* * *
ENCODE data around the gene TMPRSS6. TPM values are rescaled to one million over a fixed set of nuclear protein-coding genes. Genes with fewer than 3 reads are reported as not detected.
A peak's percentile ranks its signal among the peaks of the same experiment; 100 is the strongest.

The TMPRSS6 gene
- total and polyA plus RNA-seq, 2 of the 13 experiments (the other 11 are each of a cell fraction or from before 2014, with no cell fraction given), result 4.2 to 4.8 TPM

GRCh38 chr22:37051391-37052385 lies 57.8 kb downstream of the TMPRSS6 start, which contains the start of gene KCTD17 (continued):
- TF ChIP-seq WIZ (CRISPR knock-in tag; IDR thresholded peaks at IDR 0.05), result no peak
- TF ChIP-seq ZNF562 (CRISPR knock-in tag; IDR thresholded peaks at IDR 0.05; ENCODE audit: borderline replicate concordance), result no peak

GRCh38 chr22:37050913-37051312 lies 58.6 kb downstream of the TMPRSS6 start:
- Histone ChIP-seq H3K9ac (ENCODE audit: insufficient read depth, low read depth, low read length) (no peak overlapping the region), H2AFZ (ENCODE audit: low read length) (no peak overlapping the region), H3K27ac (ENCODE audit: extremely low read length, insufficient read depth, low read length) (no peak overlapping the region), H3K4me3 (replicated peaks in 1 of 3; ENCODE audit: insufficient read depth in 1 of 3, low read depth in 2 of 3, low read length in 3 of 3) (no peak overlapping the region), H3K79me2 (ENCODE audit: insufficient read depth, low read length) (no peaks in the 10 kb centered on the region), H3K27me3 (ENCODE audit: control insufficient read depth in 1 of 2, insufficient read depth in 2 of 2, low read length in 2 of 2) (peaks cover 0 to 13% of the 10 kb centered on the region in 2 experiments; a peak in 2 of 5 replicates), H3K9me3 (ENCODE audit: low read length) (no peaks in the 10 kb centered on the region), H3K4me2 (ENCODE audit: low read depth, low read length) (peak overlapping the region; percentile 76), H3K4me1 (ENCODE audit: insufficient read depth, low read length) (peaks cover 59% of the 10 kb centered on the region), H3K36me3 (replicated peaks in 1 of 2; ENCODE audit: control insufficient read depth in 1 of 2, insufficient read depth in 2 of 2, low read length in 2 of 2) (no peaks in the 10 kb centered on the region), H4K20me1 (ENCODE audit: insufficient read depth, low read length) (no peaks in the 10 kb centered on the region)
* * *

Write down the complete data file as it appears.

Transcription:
ENCODE data around the gene TMPRSS6. TPM values are rescaled to one million over a fixed set of nuclear protein-coding genes. Genes with fewer than 3 reads are reported as not detected.
A peak's percentile ranks its signal among the peaks of the same experiment; 100 is the strongest.

The TMPRSS6 gene
- total and polyA plus RNA-seq, 2 of the 13 experiments (the other 11 are each of a cell fraction or from before 2014, with no cell fraction given), result 4.2 to 4.8 TPM

GRCh38 chr22:37051391-37052385 lies 57.8 kb downstream of the TMPRSS6 start, which contains the start of gene KCTD17 (continued):
- TF ChIP-seq WIZ (CRISPR knock-in tag; IDR thresholded peaks at IDR 0.05), result no peak
- TF ChIP-seq ZNF562 (CRISPR knock-in tag; IDR thresholded peaks at IDR 0.05; ENCODE audit: borderline replicate concordance), result no peak

GRCh38 chr22:37050913-37051312 lies 58.6 kb downstream of the TMPRSS6 start:
- Histone ChIP-seq H3K9ac (ENCODE audit: insufficient read depth, low read depth, low read length) (no peak overlapping the region), H2AFZ (ENCODE audit: low read length) (no peak overlapping the region), H3K27ac (ENCODE audit: extremely low read length, insufficient read depth, low read length) (no peak overlapping the region), H3K4me3 (replicated peaks in 1 of 3; ENCODE audit: insufficient read depth in 1 of 3, low read depth in 2 of 3, low read length in 3 of 3) (no peak overlapping the region), H3K79me2 (ENCODE audit: insufficient read depth, low read length) (no peaks in the 10 kb centered on the region), H3K27me3 (ENCODE audit: control insufficient read depth in 1 of 2, insufficient read depth in 2 of 2, low read length in 2 of 2) (peaks cover 0 to 13% of the 10 kb centered on the region in 2 experiments; a peak in 2 of 5 replicates), H3K9me3 (ENCODE audit: low read length) (no peaks in the 10 kb centered on the region), H3K4me2 (ENCODE audit: low read depth, low read length) (peak overlapping the region; percentile 76), H3K4me1 (ENCODE audit: insufficient read depth, low read length) (peaks cover 59% of the 10 kb centered on the region), H3K36me3 (replicated peaks in 1 of 2; ENCODE audit: control insufficient read depth in 1 of 2, insufficient read depth in 2 of 2, low read length in 2 of 2) (no peaks in the 10 kb centered on the region), H4K20me1 (ENCODE audit: insufficient read depth, low read length) (no peaks in the 10 kb centered on the region)